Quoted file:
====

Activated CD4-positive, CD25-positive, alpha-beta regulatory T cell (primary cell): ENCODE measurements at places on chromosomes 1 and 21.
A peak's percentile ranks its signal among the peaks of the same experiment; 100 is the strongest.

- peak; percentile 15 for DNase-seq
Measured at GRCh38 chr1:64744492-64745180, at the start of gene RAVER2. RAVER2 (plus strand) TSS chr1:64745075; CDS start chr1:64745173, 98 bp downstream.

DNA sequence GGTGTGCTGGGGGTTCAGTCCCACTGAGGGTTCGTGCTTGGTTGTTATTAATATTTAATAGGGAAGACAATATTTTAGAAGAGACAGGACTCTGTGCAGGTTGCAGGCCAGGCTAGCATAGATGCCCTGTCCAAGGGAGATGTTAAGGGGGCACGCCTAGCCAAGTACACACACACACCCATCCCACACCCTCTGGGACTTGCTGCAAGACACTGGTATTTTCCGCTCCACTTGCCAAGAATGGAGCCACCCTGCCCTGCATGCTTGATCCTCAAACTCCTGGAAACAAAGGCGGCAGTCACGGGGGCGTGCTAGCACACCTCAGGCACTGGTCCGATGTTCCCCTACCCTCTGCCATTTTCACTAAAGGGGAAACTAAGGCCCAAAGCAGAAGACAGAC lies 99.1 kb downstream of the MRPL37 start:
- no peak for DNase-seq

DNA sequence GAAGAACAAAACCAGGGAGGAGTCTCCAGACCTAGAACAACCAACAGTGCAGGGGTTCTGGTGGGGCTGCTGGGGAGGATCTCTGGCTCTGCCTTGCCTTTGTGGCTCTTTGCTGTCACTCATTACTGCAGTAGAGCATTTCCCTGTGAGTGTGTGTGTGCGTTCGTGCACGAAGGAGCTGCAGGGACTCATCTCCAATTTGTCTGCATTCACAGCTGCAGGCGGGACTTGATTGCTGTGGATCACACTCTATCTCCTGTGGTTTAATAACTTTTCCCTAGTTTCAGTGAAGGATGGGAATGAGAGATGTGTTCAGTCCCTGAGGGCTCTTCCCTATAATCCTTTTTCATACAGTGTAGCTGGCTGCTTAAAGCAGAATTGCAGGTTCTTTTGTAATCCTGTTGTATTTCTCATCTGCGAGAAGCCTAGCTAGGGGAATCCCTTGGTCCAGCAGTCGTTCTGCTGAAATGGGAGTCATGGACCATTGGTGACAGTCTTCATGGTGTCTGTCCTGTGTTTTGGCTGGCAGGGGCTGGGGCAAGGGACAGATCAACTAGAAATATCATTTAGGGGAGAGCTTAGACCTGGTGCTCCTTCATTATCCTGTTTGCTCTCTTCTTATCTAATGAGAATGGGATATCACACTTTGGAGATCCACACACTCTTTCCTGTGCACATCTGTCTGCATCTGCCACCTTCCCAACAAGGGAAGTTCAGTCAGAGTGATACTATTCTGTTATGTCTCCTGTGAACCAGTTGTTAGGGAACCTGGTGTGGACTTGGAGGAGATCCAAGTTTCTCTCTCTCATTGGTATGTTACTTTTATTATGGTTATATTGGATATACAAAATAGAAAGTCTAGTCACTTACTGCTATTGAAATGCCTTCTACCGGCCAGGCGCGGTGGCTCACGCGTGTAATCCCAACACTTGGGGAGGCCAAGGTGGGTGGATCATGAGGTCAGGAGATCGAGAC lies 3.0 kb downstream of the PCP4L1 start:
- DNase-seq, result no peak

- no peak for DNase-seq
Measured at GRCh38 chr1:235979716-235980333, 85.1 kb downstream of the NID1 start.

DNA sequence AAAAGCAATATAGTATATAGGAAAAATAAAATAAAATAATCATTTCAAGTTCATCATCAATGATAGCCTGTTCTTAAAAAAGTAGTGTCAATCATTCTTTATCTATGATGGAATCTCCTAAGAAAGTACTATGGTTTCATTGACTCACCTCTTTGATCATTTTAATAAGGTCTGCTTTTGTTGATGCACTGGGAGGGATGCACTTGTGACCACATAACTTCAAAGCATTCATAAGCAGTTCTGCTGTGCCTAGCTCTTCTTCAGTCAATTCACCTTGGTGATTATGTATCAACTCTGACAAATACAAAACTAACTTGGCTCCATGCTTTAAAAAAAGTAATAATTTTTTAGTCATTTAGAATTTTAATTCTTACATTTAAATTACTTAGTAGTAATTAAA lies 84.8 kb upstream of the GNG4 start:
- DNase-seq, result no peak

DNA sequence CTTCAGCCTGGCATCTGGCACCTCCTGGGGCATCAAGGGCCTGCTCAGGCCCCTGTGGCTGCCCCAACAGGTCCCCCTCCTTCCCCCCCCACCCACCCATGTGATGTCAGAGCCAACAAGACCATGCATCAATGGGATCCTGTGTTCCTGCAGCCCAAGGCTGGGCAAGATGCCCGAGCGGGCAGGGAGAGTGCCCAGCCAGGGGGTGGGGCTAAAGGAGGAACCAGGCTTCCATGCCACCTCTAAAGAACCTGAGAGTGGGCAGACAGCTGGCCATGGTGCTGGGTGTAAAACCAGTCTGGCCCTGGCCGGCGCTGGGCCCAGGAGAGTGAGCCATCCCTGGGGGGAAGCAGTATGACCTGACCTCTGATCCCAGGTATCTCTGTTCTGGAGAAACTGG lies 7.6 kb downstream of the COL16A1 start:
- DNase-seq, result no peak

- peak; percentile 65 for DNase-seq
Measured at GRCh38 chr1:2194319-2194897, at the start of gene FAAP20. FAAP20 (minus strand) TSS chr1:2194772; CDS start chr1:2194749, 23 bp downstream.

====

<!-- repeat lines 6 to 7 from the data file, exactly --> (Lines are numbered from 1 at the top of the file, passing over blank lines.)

- no peak for DNase-seq

DNA sequence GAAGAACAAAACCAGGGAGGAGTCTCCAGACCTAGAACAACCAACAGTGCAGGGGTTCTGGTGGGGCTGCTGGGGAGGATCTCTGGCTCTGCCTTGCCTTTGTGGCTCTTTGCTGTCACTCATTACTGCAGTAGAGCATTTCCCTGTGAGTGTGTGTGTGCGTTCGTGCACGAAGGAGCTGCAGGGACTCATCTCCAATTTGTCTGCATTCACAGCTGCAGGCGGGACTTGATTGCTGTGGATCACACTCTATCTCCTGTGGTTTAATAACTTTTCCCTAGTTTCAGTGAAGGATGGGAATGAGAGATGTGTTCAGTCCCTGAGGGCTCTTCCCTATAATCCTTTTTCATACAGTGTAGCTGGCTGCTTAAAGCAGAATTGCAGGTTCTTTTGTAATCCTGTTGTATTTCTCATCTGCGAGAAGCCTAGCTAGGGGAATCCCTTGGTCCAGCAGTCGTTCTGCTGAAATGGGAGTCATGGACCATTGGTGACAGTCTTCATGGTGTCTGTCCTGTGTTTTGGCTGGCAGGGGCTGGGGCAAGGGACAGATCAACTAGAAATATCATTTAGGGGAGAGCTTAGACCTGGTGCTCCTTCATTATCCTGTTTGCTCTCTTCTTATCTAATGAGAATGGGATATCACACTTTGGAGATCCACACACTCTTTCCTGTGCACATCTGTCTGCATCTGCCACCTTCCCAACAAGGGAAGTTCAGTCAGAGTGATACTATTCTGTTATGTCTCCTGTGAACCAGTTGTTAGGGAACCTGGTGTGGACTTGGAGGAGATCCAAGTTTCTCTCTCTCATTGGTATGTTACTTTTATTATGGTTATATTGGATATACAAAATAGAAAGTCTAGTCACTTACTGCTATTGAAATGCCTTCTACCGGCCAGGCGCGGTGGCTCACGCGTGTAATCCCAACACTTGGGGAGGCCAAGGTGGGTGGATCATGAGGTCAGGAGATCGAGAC lies 3.0 kb downstream of the PCP4L1 start: